Revenues and officials for the royal government were provided by close links between the church and state depicted in art.
Church courts were supported by the government in their efforts to enforce moral and doctrinal purity.
The church-run courts of the Inquisition in Spain are designed to enforce religious orthodoxy.
In who attempted to find a western other words, Spain and Portugal were developing effective new governments with a special sense of route to the "indies".
The West's expansion into the Atlantic was promoted by these changes.
The First Phases of Western expansion established early Portuguese dominance in the indian Ocean.
The prince responsible for direction southeast Asia is looking for a western route to the "Indies".
The Canary Islands were rediscovered in the Atlantic in the 14th century by other explorers from Genoa.
The islands had been vaguely known.
The Madeiras and Azores were visited by Genoese sailors.
Soon after this, ships from northeastern Spain, based in the port of Barcelona, sailed along the African coast.
Further exploration for alternative routes was pre-vented by technological barriers.
Europeans could not risk wider ven tures into the Atlantic without adequate navigation.
They needed better ships than the Mediterranean galleys.
Efforts were underway to develop a sailing vessel.
The astrolabe was used to determine latitude at sea by using the stars.
Contacts with Arab merchants and with the Chinese gave knowledge of these devices.
European mapmaking was one of the key innovations.
The decades after 1400 were ready for Europeans to undertake voyages that were impossible a century before.
Columbus is said to have had a copy of the world map in Spain.
The first European to reach India by sea was shown on the map as Europeans became more aware of the Old World.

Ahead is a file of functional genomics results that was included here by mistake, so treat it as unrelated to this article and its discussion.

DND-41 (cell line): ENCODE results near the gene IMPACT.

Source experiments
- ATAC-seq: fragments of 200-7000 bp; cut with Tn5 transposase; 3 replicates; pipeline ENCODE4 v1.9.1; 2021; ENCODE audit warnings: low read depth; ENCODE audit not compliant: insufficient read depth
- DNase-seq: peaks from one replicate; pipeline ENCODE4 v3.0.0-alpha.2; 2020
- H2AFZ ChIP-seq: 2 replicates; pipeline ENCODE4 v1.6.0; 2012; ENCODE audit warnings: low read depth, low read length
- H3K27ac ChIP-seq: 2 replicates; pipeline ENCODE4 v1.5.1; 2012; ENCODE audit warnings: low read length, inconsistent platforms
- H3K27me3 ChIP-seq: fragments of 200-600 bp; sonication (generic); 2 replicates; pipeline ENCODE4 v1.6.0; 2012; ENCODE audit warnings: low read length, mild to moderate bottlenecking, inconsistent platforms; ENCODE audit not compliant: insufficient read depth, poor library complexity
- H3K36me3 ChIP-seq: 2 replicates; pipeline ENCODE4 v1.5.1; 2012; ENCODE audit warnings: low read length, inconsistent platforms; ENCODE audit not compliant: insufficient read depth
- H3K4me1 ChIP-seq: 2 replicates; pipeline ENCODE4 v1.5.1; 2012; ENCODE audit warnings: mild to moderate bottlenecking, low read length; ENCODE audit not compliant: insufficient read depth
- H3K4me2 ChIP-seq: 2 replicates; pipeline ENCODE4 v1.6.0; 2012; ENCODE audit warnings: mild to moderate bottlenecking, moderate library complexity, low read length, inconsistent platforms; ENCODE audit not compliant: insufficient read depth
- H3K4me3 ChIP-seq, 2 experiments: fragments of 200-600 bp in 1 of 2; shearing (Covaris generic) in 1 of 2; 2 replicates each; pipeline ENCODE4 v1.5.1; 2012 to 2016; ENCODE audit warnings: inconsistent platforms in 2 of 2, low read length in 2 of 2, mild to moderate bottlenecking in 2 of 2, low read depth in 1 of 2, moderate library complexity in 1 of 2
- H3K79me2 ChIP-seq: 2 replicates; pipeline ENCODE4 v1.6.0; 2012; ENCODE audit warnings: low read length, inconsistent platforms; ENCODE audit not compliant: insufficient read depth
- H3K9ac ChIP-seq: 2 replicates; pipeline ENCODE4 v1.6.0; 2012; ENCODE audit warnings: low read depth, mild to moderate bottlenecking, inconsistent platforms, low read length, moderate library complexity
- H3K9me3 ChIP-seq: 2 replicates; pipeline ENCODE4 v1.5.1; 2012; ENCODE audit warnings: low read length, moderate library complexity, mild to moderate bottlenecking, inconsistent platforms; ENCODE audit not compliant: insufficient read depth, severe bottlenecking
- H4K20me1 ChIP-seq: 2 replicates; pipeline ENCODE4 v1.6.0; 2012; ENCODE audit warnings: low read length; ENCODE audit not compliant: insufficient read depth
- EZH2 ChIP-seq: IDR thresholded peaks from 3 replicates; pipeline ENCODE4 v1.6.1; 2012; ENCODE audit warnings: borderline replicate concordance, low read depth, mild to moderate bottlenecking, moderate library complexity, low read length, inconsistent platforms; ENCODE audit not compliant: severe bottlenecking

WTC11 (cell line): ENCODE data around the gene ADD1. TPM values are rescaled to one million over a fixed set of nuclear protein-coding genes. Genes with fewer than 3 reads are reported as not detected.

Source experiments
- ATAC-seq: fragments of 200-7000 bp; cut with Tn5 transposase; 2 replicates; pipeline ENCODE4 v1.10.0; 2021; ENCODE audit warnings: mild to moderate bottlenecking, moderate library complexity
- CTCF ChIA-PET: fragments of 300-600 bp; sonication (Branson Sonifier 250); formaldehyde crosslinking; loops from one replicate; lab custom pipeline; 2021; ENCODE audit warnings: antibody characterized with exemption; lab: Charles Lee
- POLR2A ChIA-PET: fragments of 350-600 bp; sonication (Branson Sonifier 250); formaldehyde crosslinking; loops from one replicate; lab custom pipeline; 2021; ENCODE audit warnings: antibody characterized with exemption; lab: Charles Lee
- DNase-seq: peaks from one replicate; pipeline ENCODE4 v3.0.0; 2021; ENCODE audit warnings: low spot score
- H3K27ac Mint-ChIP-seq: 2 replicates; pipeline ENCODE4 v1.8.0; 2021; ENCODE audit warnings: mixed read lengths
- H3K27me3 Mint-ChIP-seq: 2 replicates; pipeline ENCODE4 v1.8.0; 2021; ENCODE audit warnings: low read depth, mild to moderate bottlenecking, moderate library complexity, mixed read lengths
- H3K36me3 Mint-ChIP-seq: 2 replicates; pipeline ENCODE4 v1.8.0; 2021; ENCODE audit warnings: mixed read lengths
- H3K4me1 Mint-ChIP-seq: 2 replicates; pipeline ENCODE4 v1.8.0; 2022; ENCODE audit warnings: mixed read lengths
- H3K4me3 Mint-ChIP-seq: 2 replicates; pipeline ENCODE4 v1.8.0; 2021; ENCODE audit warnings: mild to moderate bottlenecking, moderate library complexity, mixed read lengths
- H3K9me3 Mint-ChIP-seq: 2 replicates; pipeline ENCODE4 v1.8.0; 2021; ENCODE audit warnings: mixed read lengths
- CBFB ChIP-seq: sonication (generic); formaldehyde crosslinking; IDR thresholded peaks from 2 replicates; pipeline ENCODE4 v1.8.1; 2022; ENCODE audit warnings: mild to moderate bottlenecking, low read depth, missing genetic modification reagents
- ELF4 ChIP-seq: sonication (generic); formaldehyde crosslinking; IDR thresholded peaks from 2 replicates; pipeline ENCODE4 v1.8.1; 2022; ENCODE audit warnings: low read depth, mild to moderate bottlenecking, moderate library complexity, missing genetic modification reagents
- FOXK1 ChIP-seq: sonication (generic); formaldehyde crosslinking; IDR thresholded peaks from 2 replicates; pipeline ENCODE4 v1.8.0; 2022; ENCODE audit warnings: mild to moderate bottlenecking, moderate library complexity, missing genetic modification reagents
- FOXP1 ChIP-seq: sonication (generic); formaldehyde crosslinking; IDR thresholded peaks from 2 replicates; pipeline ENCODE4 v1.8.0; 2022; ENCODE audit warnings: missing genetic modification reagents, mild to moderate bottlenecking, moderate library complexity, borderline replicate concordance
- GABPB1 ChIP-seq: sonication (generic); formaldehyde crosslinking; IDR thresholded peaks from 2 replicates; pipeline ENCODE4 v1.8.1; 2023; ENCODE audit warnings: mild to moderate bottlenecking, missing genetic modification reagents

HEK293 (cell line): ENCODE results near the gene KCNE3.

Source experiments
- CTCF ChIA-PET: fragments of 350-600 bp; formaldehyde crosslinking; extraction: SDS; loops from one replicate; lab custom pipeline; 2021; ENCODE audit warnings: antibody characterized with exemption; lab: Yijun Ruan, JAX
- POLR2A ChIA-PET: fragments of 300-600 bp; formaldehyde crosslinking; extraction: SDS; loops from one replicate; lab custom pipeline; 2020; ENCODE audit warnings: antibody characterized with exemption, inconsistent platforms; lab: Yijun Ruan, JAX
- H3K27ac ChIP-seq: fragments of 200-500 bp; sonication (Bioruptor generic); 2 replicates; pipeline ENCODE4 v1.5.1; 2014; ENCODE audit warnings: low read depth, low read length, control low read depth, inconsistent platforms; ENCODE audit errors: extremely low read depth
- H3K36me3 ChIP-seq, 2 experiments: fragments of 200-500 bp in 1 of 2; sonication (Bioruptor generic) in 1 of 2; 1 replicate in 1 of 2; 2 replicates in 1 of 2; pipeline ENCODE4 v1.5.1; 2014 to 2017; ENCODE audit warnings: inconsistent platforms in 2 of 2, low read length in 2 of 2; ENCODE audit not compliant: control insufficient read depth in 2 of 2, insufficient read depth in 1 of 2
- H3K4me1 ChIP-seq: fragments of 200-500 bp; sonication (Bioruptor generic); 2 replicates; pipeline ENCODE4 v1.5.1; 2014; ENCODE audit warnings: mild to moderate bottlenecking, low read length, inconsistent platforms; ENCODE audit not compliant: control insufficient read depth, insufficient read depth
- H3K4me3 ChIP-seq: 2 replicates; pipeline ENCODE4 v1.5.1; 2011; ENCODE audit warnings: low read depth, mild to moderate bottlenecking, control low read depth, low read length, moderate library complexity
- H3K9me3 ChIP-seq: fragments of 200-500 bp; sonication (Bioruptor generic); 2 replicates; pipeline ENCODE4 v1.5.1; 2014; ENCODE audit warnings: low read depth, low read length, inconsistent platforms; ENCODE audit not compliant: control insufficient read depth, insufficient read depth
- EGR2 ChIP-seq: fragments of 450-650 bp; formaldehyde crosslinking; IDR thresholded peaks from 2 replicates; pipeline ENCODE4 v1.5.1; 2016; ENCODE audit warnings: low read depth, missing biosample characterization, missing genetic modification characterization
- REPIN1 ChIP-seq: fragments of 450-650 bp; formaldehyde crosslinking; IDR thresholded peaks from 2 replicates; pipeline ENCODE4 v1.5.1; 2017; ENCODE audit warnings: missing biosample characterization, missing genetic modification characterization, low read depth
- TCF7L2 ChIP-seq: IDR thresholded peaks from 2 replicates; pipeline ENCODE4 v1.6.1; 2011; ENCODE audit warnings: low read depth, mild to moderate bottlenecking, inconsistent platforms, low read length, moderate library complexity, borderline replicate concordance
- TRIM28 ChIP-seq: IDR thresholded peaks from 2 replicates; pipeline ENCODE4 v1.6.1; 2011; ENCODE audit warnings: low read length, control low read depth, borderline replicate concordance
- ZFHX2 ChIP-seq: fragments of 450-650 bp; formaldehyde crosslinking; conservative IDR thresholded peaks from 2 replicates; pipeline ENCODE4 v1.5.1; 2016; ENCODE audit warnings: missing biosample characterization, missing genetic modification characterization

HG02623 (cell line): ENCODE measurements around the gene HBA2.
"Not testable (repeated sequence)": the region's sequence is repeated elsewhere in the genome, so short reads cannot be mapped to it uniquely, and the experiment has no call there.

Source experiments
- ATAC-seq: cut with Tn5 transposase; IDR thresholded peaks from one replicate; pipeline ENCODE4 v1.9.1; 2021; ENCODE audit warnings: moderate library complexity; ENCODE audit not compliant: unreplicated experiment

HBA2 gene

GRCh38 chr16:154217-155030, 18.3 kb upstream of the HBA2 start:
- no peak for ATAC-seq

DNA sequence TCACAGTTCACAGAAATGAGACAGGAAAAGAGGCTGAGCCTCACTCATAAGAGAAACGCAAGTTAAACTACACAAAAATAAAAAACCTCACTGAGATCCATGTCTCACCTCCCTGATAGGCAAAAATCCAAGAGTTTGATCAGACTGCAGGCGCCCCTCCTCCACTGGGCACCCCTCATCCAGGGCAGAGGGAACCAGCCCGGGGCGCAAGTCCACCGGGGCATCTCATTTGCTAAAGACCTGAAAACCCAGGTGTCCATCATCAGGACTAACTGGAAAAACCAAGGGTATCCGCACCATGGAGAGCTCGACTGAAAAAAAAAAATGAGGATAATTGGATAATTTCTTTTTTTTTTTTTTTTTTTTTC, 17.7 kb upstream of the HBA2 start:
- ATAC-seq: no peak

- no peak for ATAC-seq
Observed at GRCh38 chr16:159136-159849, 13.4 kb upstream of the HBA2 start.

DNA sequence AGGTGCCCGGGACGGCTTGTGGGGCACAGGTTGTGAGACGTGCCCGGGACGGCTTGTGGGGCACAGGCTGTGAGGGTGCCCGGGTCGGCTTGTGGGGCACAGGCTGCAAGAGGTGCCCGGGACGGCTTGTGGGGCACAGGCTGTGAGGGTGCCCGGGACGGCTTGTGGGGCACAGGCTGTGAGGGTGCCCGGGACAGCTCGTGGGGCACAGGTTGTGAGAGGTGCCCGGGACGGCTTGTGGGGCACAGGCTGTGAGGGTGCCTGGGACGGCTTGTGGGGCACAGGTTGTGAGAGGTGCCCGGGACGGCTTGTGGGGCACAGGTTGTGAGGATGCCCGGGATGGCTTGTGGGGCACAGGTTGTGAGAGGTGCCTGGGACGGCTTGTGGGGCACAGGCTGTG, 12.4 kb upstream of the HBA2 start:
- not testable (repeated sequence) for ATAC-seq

The westerners, led by the Spanish and Portuguese, had begun to take advantage of the new lands they had already discovered.
Henry sailed about a third of the Portuguese voyages of exploration before he died.
His mixture of motives--scientific and intellectual curiosity, desire to spread the name of Christ to unfamiliar lands, and financial interest--reflected some of the key forces in late postclassical Europe.
Portugal took control of the Azores in 1439 and gave the land to the settlers.
The Madeiras and Canaries were conquered and colonized by the Spaniards and Portuguese.
The result was a laboratory for the larger European colonialism that would take shape in the Americas.
Cash crops can be sold on the European market if large agricultural estates are set up to produce them.
Duced sugar was once imported from Asia but is now available in growing quantities from western controlled sources.
Cotton and tobacco were also introduced to the Atlantic islands.
The first examples of a new, commercial version of slavery and the first sign that western expansion could have serious impact on other societies were brought in from northwestern Africa by the new colonists.
Even in their consequences for Africa, these developments remained modest.
They show how quickly Western conquerors decided what to do with lands.
The 18th-century engraving depicts the permitted.
As the island colonies were painted well after the fact, this picture began to occur across the Atlantic.
It suggests being fully settled.
The new international exchange did not affect development in the Americas and Polynesia.
The world balance sheet in 1400 must emphasize the separateness of the regions that were pulled into a new level of international contact.
Several of the societies outside the international network were experiencing new problems during the 15th century that would leave them vulnerable to outside interference.
There were new political strains in the leading American civilization and a breakdown of the main island groups in Polynesian culture.
In Chapter 16 we discussed political issues in the Americas, and the Aztec and Inka empires ran into difficulties after 1400.
Aztec exploitation of subject peoples for gold, slaves, and religious sacrifice roused great resentment.
It's not clear what would have happened to the Aztec empire if the Spaniards hadn't intervention after 1500.
Ten sion between central leadership and local initiative was provided by the Inca system, which was less brutal than the Aztecs.
The control of the vast expanse of the Inka domain was complicated.
The empire was already retreating by the 1500s even without European intervention.
If American history had proceeded in isolation or if European intervention had been less sweeping, other cultures in the Americas could have been candidates for new political leadership.
The second culture that was brought into the world network was Polynesia.
In the Americas, important changes took place during the postclassical era but with no relationship to developments in societies elsewhere in the world.
The key Polynesian theme from the 7th century to 1400 was expansion, spurts of migration, and conquest that implanted Polynesian culture well beyond the initial base in islands such as Polynesia.